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Recruiters, Hiring Manager and The Common Goal

Recruiters, Hiring Manager and The Common Goal

It’s fair to say that recruiters and hiring managers share a common goal – to hire the best talent. So, in theory, you would expect them both to get along effortlessly.

The reality is that we often find misaligned expectations, causing friction from each side. They sometimes don’t understand each other’s role in the process which can make collaboration seem arduous.

Whilst the end goal is to fill the position with the best person, hiring managers’ expectations are sometimes different from the reality. Their expectation is often that their role will be the recruiter’s No.1 priority. The recruiter might have done a really good job for them the first time. Now the bar is set high but in truth, the recruiter will most likely have loads of roles to fill and it is up to them to prioritise.

So, what can they do to form a fruitful working relationship?

Set & manage expectations

Setting expectations early on can eliminate some of the tension from the recruitment process. From the outset, recruiters should discuss market conditions, what candidates are coming on to the market, typical timescales to fill this type of role and agree on the process from here on in. If they can show any evidence or data to support this then even better.

Who is really responsible for hiring?

You could argue that it isn’t just the recruiter’s responsibility to find the right person for the role. To a certain extent, it is also the responsibility of the client as a whole but at the very least the hiring manager needs to be held accountable too. After all, they play a crucial part in the recruitment process. Not only because they are going to manage them, but also because their strong personal brand will attract others. Good recruiters should help their client build an employer brand to consistently attract suitable applicants and hiring managers should do their part here too.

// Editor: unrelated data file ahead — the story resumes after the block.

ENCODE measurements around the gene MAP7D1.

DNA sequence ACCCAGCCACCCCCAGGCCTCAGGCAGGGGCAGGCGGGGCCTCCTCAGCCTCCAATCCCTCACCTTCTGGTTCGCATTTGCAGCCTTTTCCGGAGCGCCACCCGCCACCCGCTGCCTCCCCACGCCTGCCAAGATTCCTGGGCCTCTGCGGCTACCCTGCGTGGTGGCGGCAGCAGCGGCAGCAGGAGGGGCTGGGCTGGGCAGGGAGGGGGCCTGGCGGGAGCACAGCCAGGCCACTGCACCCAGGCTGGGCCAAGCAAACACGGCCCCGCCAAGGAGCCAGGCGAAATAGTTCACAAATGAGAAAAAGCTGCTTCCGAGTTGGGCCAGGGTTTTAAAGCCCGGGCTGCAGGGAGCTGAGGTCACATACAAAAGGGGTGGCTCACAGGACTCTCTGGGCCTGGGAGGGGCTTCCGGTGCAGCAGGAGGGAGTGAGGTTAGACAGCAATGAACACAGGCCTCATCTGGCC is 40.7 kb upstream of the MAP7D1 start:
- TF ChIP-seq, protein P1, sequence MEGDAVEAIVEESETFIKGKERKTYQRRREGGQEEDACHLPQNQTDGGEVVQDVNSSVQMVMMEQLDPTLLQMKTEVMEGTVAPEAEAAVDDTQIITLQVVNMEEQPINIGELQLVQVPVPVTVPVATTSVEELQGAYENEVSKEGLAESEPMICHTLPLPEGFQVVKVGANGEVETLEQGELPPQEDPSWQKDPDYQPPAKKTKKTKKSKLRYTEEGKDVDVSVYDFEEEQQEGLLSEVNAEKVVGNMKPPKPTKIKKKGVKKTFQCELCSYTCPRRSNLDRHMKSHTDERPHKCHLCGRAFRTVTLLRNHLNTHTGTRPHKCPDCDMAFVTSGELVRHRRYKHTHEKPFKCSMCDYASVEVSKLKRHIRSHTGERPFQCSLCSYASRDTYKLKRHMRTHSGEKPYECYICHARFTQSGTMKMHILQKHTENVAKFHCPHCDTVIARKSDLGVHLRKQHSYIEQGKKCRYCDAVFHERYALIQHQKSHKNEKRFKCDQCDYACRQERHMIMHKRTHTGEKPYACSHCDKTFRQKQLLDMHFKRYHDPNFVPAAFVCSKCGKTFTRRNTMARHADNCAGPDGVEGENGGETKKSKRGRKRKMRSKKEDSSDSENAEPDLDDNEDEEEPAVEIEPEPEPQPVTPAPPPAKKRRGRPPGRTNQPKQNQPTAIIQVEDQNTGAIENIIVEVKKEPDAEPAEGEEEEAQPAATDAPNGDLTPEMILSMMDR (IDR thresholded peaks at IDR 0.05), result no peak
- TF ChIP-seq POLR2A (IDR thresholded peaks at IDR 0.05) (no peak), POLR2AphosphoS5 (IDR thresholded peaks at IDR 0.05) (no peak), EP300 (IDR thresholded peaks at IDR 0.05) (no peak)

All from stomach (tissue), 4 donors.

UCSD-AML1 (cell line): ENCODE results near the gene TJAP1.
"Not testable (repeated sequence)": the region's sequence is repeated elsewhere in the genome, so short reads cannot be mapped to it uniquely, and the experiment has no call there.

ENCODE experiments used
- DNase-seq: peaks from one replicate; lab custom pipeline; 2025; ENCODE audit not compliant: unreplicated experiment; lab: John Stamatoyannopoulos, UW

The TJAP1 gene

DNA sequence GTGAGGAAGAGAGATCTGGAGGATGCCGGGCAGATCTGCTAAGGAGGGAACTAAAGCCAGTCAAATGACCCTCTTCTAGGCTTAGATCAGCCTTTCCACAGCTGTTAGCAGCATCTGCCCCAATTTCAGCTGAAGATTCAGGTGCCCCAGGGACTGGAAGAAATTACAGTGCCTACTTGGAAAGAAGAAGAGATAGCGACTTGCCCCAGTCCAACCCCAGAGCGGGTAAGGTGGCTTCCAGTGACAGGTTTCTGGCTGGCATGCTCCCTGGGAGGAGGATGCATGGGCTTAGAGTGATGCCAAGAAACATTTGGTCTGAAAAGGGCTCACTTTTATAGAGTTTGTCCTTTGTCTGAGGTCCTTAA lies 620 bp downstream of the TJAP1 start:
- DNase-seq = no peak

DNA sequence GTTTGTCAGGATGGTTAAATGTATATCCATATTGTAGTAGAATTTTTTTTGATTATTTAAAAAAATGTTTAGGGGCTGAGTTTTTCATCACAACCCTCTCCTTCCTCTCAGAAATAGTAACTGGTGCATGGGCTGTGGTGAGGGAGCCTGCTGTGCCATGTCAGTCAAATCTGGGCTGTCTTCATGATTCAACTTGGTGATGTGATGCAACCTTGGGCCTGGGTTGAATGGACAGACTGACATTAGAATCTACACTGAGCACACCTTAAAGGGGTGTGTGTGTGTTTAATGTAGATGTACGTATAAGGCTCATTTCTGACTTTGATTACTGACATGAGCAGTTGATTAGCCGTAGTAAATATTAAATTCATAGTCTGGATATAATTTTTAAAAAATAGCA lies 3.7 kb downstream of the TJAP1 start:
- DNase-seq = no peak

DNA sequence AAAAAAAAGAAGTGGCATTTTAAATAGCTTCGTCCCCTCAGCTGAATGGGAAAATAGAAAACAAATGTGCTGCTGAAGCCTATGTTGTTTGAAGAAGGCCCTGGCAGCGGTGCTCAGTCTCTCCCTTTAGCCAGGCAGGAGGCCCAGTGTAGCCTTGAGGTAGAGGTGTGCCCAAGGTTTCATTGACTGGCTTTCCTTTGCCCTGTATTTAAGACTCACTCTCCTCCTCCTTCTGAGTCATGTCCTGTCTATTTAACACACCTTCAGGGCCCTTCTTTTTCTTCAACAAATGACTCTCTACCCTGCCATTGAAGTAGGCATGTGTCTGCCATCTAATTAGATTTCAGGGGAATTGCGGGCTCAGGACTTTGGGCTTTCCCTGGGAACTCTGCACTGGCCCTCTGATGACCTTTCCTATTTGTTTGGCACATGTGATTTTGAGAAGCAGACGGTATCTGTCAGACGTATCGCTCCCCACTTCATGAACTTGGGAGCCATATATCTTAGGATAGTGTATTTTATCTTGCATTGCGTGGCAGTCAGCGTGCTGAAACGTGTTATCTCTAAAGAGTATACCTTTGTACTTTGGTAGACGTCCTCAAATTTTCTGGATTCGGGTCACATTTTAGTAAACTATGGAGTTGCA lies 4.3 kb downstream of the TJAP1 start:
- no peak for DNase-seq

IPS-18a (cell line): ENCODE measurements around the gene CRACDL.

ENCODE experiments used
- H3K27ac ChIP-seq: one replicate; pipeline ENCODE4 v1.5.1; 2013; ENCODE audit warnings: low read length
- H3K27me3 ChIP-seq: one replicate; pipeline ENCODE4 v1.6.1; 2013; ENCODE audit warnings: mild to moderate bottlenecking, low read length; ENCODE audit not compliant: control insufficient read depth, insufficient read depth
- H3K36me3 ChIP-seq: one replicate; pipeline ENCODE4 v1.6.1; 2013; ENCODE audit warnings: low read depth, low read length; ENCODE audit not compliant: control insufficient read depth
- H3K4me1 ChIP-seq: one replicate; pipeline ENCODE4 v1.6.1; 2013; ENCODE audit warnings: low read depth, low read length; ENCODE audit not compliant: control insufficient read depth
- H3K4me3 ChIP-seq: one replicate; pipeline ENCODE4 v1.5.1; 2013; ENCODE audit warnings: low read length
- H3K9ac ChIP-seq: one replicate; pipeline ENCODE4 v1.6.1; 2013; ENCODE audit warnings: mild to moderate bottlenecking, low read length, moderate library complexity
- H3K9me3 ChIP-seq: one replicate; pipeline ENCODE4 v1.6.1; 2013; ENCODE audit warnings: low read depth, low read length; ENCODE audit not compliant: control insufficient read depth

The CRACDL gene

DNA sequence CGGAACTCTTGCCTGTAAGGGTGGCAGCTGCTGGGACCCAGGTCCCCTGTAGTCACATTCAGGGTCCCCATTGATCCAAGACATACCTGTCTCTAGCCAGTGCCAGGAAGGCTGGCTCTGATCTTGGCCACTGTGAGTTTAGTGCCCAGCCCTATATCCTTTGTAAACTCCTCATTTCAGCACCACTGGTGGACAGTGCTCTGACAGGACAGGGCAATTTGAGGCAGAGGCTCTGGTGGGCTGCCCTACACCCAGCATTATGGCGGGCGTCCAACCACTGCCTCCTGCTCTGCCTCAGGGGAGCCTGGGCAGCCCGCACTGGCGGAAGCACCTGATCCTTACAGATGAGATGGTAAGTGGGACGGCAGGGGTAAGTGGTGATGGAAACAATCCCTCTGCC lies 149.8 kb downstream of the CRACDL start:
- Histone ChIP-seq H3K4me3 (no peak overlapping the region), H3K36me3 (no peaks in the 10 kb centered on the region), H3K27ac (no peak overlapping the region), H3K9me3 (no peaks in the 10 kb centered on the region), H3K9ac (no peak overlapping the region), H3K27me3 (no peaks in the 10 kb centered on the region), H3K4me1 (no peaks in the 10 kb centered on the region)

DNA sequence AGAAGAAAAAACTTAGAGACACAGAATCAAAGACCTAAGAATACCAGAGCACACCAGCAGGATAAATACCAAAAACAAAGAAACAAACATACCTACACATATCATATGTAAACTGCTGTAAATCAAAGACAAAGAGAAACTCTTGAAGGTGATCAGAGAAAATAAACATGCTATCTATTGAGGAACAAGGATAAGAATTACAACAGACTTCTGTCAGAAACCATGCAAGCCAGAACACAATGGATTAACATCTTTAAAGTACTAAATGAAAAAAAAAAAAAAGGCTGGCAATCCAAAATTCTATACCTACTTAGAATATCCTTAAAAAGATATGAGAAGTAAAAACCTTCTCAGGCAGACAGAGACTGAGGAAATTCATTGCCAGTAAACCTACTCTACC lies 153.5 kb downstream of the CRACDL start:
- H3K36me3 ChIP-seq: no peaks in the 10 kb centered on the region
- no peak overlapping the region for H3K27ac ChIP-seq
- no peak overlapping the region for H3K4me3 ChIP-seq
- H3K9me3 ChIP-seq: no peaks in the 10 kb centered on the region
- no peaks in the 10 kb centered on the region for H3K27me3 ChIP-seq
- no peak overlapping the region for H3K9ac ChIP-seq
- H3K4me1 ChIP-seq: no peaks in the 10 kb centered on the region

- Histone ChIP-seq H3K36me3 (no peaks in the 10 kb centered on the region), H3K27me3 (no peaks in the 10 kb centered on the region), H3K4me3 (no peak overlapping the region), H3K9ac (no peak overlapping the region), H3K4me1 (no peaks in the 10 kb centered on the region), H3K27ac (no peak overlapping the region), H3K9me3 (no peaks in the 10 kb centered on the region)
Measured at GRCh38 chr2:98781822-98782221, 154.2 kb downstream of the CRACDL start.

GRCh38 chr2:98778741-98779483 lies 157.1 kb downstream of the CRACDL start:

Candidates choose where they want to work, not only for their brand or reputation but also for the people they’ll be working with. It’s often the case that the main influence in a candidate’s decision to accept or reject the offer is the hiring manager. People want to work with people they get along with and who care about helping them develop.

Challenge your client

A good consultant should ask their client, “What have you done recently to attract talent to your business?” And that could mean “How many industry meet-ups have you attended?” or simple things like, “Did you share on social media that you are hiring?” or maybe even, “How many articles have you written and published on your website?”

If you’re working collaboratively then it’s more likely the role will get filled quicker. Furthermore, when hiring managers share their knowledge and expertise, that creates benefits like attracting outside talent, more referrals and higher offer acceptance rates.

Conclusion

If expectations are set from the start, the role is often filled quicker and the hiring manager is less likely to ask the recruiter, “Where are my candidates?” every other day.

Hiring managers should also act as recruiters and work on their personal brand outside the company. A good personal brand works like a good company brand in the way that it attracts people. The more the hiring managers are being proactive and engaged, the more information they will have about their company and why people love to work for them. This will give them valuable market information.

The ideal partnership should be where hiring managers and recruiters speak openly to each other and the expectations are set early on. This raises the chance of better results and in turn achieving the shared common goal.